Philly, Scranton municipal pensions severely distressed

The Allegheny Institute for Public Policy's latest municipal pension system report, released on Sept. 18, showed that the pension programs in Philadelphia and Scranton are in severe distress.

Since the state enacted Act 47 in 1999, municipal pensions in the 10 largest Pennsylvania cities based on population have been assigned distress levels according to the ratio of assets divided by liabilities by the state's Public Employee Retirement Commission.

This year, Philadelphia slipped seven percentage points from 2012, falling into the severe distress level put forth by Act 47, the severe level being any ratio lower than 50 percent. Scranton — on the verge of potential bankruptcy, according to the Pennsylvania Department of the Auditor General — dropped from 47 percent to a 23 percent funding ratio.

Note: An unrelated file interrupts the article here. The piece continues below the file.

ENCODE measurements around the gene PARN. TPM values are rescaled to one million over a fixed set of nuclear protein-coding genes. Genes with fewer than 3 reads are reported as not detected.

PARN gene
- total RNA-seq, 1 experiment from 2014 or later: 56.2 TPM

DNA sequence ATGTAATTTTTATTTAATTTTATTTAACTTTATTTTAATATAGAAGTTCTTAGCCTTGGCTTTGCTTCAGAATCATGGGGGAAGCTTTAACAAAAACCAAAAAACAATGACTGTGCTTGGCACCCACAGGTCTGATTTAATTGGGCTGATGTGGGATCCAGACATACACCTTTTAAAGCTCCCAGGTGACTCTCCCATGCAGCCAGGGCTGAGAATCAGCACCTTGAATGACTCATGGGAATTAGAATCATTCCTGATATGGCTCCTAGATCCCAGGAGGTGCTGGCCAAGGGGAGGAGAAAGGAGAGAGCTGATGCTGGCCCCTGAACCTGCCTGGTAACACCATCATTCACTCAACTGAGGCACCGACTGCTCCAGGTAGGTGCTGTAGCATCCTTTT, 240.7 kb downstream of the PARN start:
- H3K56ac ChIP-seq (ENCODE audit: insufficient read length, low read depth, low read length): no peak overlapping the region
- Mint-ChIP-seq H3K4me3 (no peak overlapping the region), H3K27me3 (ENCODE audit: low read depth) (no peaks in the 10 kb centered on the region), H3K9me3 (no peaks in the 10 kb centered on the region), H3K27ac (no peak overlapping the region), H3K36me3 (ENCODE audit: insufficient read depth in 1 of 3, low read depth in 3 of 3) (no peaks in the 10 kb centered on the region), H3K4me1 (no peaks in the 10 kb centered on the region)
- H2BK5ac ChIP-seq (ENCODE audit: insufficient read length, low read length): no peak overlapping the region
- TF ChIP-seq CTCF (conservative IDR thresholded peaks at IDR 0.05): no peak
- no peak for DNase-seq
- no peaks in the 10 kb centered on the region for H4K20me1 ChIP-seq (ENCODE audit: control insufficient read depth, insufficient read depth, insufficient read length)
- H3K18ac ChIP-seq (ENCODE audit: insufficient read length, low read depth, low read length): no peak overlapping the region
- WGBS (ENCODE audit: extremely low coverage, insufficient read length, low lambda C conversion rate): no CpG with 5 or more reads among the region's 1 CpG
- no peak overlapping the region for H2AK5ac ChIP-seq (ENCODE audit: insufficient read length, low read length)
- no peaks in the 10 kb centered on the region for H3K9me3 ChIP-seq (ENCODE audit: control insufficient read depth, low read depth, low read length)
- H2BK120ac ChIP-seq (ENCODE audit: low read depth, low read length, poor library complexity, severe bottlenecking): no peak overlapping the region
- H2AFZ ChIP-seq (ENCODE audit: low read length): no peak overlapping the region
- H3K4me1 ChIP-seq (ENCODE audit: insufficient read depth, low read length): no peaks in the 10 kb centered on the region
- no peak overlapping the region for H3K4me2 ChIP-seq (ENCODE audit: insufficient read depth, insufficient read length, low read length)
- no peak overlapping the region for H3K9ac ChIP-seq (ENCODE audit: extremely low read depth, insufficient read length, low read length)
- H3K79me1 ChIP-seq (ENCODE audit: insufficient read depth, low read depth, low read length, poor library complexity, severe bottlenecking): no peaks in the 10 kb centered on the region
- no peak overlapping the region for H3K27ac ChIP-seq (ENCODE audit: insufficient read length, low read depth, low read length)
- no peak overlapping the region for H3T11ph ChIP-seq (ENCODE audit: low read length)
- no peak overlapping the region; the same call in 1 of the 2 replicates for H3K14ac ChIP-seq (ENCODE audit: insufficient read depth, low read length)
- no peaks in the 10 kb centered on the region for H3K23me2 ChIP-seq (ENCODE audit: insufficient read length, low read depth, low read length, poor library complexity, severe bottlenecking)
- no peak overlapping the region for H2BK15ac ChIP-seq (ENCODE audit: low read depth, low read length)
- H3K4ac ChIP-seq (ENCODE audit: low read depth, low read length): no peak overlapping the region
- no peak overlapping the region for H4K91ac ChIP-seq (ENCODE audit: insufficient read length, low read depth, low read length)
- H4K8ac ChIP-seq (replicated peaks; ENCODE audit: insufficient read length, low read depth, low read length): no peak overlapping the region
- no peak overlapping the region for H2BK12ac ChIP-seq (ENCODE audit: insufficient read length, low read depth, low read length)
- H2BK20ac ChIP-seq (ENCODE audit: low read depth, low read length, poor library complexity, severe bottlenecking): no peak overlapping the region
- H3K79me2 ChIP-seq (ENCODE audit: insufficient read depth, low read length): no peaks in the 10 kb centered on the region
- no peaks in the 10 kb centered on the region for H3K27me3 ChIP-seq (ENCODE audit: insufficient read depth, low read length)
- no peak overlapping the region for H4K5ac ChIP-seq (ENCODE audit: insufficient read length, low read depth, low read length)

It is not known what caused the negative fluxes for the two cities.

Pittsburgh experienced the greatest upswing in percentage points from 2010 to 2014, going from a 34 percent funding ratio to 58 percent to bring the city up from a severe distress level to a moderate distress level.

Harrisburg showed a funding ratio over 100, and the Reading and Altoona municipalities have shown to be minimally distressed based on the scale.